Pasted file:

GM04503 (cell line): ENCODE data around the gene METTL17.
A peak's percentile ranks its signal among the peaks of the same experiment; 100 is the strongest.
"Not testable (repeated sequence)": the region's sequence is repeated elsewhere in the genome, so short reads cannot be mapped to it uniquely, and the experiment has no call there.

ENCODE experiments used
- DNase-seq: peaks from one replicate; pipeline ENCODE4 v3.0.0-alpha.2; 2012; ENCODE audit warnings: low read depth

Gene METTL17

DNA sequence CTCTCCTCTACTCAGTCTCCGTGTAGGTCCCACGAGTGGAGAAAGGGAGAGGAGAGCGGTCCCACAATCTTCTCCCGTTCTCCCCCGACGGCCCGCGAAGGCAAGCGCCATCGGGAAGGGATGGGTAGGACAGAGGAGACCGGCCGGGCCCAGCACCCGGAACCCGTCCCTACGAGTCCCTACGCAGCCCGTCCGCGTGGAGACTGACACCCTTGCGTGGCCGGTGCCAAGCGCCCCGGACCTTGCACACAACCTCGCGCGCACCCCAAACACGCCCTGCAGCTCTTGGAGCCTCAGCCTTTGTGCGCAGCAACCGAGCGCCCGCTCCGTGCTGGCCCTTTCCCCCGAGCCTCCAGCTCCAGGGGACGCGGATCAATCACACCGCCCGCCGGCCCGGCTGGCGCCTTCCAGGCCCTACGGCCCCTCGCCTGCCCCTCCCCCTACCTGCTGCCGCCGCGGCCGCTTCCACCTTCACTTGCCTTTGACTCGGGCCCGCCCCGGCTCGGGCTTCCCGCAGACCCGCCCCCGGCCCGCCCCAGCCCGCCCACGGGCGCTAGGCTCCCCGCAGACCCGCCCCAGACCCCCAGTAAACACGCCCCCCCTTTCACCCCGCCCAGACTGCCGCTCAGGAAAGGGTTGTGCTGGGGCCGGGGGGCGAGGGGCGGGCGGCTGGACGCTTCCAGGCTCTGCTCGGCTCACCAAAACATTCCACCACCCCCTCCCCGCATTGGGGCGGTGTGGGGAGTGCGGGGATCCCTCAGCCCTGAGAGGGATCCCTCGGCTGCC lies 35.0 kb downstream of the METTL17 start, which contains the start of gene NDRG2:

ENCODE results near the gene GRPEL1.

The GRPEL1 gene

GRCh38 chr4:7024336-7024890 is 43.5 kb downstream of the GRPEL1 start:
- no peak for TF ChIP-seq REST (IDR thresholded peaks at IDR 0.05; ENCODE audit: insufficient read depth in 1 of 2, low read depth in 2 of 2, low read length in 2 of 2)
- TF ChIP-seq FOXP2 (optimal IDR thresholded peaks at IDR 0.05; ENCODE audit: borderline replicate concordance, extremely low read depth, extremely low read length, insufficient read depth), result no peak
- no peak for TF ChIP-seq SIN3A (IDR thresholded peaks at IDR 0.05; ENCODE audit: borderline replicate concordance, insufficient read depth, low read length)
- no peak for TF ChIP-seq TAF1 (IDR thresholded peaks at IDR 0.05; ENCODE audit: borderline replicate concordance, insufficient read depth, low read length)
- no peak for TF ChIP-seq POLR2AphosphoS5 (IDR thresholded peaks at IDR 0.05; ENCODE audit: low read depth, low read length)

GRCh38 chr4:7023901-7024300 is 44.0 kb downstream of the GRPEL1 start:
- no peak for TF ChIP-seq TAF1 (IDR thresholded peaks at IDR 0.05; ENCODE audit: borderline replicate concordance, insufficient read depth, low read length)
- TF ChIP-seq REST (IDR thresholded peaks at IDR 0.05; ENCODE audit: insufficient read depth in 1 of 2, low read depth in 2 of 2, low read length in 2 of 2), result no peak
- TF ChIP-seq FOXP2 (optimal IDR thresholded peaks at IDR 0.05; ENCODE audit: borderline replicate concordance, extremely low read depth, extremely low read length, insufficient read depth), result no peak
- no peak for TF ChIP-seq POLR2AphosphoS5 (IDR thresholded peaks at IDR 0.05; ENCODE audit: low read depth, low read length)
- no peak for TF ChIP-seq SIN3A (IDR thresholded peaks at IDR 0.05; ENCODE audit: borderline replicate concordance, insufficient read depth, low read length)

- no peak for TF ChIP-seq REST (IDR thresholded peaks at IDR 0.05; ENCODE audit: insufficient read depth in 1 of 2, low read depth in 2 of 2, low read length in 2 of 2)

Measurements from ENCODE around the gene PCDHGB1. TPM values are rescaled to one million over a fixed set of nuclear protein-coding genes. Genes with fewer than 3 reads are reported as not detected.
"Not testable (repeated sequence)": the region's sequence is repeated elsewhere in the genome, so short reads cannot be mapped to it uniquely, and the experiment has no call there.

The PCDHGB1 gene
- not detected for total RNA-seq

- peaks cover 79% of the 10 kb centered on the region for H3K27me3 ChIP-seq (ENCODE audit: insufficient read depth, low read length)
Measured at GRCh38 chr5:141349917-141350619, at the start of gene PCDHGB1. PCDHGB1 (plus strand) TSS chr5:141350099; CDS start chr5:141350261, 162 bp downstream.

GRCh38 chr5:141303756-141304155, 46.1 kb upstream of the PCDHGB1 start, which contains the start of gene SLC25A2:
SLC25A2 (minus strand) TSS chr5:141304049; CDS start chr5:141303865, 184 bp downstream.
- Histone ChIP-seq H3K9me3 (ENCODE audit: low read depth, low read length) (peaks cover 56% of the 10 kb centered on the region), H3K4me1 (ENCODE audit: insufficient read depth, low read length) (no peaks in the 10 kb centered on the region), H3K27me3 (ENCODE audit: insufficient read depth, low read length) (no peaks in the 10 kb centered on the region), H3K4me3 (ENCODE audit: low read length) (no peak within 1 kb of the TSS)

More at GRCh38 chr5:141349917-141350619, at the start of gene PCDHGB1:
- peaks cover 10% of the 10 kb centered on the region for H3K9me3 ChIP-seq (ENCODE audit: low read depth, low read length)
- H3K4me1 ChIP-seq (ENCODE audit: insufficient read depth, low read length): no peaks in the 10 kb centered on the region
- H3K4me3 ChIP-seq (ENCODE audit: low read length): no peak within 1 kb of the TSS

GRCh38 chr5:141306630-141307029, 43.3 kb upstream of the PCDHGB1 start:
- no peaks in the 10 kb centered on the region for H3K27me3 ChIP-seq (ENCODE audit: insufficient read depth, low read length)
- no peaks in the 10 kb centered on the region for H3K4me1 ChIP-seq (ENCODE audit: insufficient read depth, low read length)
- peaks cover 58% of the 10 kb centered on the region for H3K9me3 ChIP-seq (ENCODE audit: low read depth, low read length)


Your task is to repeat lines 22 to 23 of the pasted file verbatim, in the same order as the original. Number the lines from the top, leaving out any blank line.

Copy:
- no peak for TF ChIP-seq REST (IDR thresholded peaks at IDR 0.05; ENCODE audit: insufficient read depth in 1 of 2, low read depth in 2 of 2, low read length in 2 of 2)

Measurements from ENCODE around the gene PCDHGB1. TPM values are rescaled to one million over a fixed set of nuclear protein-coding genes. Genes with fewer than 3 reads are reported as not detected.